639. Indoleamine 2,3 Dioxygenase, Age, and Chronic Immune Activation in HIV Patients
Session: Poster Abstract Session: Pathogenesis and Immune Response
Thursday, October 4, 2018
Room: S Poster Hall
Posters
  • HIV IDO age ID week 2018 .pdf (750.0 kB)
  •   Background: Immune activation complicates HIV despite antiretroviral therapy (ART). Indoleamine 2,3 dioxygenase (IDO) catabolizes tryptophan (T) to kynurenine (K), regulating immune activity. IDO activity increases in HIV patients and non-HIV patients with age. This study examines the relationship of IDO activity, bacterial translocation, and ageing in HIV patients on ART. We hypothesize that increased IDO activity caused by bacterial translocation is a factor in inflammation during aging.   Methods: Samples and data from virologically suppressed HIV patients on ART in specific age strata were obtained from the Centers for AIDS Research Network of Integrated Clinical Systems. Samples and data from age and sex matched healthy controls were obtained from the Multicenter AIDS Cohort Study and the Women’s Interagency HIV Study. The ratio of K to T (K/T) and neopterin were used as indicators of inflammation; 16S ribosomal DNA (16S rDNA) and lipopolysaccharide (LPS) served as markers of bacterial translocation. Log transformation, chi-square tests, t-tests with Satterthwaite adjustment for continuous data, ANOVA, and ANCOVA homogeneity of slopes model were used.   Results: Samples and data from 205 HIV patients and 99 matched controls were analyzed.  HIV patients had higher K/T values across all ages. Younger HIV patients had greater K/T values than older healthy controls. Age, sex or race were not associated with differences in K/T. Current CD4 count or CD4 nadir had no association with K/T ratio. For HIV patients, there was an inverse relationship between LPS detection and K/T. For controls, there was no association between LPS and K/T. There was no association between PCR detection of 16S rDNA and K/T ratio in HIV patients or controls. Both groups had positive association between K/T ratio and neopterin.   Conclusion:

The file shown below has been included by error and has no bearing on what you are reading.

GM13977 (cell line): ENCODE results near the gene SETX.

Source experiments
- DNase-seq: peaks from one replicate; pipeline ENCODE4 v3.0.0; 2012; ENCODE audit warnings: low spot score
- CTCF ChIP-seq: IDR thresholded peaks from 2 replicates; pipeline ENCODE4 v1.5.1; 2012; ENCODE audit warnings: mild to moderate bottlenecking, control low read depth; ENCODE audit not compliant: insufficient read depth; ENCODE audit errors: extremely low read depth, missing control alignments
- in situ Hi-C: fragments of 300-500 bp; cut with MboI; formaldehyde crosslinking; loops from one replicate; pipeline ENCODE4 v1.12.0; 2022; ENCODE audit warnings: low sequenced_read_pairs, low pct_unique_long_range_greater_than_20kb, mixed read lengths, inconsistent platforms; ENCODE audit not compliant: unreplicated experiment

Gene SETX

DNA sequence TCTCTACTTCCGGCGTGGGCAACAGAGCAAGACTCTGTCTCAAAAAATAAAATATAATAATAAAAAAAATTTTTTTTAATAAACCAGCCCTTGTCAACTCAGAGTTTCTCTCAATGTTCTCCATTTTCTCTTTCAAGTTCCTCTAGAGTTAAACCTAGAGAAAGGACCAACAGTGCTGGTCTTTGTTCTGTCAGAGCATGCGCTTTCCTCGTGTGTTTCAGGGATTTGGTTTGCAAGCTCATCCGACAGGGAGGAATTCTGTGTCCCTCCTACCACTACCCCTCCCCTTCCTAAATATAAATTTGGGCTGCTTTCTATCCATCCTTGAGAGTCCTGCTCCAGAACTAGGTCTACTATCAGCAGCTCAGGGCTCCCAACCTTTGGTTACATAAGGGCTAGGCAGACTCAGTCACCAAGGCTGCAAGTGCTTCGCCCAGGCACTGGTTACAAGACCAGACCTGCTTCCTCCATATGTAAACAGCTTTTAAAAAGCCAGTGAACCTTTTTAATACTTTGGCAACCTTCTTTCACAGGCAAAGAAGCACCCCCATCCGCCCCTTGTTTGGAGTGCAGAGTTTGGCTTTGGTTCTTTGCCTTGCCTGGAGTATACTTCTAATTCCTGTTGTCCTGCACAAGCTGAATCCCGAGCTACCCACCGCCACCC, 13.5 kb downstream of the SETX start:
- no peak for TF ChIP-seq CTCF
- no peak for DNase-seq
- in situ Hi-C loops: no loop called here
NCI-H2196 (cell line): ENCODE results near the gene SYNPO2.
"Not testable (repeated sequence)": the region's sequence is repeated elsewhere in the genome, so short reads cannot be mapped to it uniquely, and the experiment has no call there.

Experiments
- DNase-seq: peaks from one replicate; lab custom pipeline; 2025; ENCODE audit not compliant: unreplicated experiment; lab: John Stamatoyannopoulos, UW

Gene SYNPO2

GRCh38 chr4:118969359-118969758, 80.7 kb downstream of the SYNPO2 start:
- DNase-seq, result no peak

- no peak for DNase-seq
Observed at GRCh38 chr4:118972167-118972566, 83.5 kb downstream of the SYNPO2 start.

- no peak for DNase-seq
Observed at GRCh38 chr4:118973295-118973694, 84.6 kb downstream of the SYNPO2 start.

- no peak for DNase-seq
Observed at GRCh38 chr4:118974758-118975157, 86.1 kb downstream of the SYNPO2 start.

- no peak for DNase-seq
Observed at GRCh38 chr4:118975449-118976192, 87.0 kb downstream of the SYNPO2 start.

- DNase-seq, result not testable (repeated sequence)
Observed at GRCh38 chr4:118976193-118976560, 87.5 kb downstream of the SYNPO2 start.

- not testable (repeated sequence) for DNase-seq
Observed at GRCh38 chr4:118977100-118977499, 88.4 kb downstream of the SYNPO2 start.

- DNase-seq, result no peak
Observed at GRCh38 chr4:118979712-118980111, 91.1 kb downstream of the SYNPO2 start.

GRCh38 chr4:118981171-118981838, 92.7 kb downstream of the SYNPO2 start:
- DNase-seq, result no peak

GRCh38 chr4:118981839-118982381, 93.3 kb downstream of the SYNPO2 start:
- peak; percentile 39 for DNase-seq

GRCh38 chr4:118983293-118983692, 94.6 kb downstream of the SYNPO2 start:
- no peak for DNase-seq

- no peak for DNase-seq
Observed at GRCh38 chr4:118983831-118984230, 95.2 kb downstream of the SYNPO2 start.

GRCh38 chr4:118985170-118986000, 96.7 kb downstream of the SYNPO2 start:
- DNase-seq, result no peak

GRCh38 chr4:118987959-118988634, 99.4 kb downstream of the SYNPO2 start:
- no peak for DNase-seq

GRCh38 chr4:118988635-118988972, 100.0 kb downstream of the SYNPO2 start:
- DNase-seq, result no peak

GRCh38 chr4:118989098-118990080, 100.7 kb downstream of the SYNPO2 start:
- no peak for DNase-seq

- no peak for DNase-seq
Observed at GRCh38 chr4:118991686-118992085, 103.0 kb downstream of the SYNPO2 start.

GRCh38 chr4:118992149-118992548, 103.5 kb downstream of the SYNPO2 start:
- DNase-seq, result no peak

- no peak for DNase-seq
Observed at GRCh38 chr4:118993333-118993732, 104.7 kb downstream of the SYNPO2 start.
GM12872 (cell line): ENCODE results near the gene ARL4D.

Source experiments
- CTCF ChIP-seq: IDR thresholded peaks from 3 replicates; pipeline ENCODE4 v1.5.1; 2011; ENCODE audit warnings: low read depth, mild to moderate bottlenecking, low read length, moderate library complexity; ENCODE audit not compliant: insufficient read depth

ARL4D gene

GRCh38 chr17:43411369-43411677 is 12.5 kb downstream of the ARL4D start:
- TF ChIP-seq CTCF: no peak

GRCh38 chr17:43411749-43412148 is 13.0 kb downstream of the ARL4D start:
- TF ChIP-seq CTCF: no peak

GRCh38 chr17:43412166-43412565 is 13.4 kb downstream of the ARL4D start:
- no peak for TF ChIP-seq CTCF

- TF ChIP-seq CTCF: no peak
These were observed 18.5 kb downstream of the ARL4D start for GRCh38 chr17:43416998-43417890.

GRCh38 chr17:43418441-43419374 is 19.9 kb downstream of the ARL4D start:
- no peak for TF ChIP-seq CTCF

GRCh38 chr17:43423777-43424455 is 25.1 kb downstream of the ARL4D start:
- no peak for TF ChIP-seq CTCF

HIV patients have elevated K/T, even at younger ages, despite virologic control. The main hypothesis that K/T increases with advancing age was not supported in this cohort. Also, unlike other published literature, CD4 nadir, LPS, and 16S rDNA did not correlate with K/T ratio. This study suggests there may be an alternative driver of immune inflammation in well controlled HIV patients other than bacterial translocation.

    Figure 2: Age and K/T ratio

         

    Stephanie Baer, MD1,2, Rhonda Colombo, MD1, Maribeth Johnson, MS3, Sushama Wakade, MS1, Gabriela Pacholczyk, MS1, Stuart Thompson, PhD1, Lei Huang, PhD4, Michael Saag, MD, FIDSA5 and Andrew Mellor, PhD4, (1)Augusta University, Augusta, GA, (2)Charlie Norwood Vet., Augusta, GA, (3)Biostatistics and Epidemiology, Augusta University, Augusta, GA, (4)Institute of Cellular Medicine, Newcastle University, Newcastle, United Kingdom, (5)Medicine, University of Alabama at Birmingham, Birmingham, AL

    Disclosures:

    S. Baer, None

    R. Colombo, None

    M. Johnson, None

    S. Wakade, None

    G. Pacholczyk, None

    S. Thompson, None

    L. Huang, None

    M. Saag, None

    A. Mellor, NewLink Genetics: Consultant , Consulting fee and Licensing agreement or royalty .

    Findings in the abstracts are embargoed until 12:01 a.m. PDT, Wednesday Oct. 3rd with the exception of research findings presented at the IDWeek press conferences.